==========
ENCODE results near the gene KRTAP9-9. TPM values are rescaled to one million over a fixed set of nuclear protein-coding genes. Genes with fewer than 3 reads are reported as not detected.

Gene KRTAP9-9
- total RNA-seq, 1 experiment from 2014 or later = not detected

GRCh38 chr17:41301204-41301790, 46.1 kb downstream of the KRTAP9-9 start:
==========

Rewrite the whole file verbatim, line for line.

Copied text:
ENCODE results near the gene KRTAP9-9. TPM values are rescaled to one million over a fixed set of nuclear protein-coding genes. Genes with fewer than 3 reads are reported as not detected.

Gene KRTAP9-9
- total RNA-seq, 1 experiment from 2014 or later = not detected

GRCh38 chr17:41301204-41301790, 46.1 kb downstream of the KRTAP9-9 start: